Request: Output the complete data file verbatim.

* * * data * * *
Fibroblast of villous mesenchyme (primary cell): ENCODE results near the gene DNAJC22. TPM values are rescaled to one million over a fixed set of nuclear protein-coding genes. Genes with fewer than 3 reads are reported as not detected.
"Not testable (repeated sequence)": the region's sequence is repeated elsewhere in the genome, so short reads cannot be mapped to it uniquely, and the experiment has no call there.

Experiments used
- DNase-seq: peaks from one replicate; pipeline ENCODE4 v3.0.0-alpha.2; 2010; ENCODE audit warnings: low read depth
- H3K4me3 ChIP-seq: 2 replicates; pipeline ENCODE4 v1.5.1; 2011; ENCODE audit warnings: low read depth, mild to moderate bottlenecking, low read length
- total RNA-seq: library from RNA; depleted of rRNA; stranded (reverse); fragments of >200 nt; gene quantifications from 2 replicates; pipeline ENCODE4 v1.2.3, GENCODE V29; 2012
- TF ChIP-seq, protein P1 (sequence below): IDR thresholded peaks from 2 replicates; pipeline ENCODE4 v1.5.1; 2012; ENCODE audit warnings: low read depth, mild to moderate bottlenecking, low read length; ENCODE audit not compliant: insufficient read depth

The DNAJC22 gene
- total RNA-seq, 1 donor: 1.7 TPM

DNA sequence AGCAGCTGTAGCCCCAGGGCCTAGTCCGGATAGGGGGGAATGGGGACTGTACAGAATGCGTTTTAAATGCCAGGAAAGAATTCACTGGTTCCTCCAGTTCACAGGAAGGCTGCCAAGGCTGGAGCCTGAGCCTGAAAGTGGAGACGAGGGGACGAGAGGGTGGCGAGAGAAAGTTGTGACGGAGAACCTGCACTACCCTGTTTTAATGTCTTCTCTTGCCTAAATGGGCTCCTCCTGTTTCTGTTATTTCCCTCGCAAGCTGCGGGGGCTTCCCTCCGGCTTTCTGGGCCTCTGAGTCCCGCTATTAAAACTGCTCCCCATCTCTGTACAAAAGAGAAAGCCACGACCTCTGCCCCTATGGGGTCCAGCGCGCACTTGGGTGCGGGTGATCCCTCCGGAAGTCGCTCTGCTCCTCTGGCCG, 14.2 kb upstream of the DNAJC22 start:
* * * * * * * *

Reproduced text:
Fibroblast of villous mesenchyme (primary cell): ENCODE results near the gene DNAJC22. TPM values are rescaled to one million over a fixed set of nuclear protein-coding genes. Genes with fewer than 3 reads are reported as not detected.
"Not testable (repeated sequence)": the region's sequence is repeated elsewhere in the genome, so short reads cannot be mapped to it uniquely, and the experiment has no call there.

Experiments used
- DNase-seq: peaks from one replicate; pipeline ENCODE4 v3.0.0-alpha.2; 2010; ENCODE audit warnings: low read depth
- H3K4me3 ChIP-seq: 2 replicates; pipeline ENCODE4 v1.5.1; 2011; ENCODE audit warnings: low read depth, mild to moderate bottlenecking, low read length
- total RNA-seq: library from RNA; depleted of rRNA; stranded (reverse); fragments of >200 nt; gene quantifications from 2 replicates; pipeline ENCODE4 v1.2.3, GENCODE V29; 2012
- TF ChIP-seq, protein P1 (sequence below): IDR thresholded peaks from 2 replicates; pipeline ENCODE4 v1.5.1; 2012; ENCODE audit warnings: low read depth, mild to moderate bottlenecking, low read length; ENCODE audit not compliant: insufficient read depth

The DNAJC22 gene
- total RNA-seq, 1 donor: 1.7 TPM

DNA sequence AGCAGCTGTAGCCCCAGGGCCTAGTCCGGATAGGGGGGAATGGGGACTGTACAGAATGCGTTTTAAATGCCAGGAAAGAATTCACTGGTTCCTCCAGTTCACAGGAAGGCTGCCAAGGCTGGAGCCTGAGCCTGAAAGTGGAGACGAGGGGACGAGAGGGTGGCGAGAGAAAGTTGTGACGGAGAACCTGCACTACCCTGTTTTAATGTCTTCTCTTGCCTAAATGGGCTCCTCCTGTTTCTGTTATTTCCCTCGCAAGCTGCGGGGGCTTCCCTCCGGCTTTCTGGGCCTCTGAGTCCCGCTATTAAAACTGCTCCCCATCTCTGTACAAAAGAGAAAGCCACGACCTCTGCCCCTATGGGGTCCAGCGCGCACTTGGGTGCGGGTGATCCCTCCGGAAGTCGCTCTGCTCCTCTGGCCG, 14.2 kb upstream of the DNAJC22 start: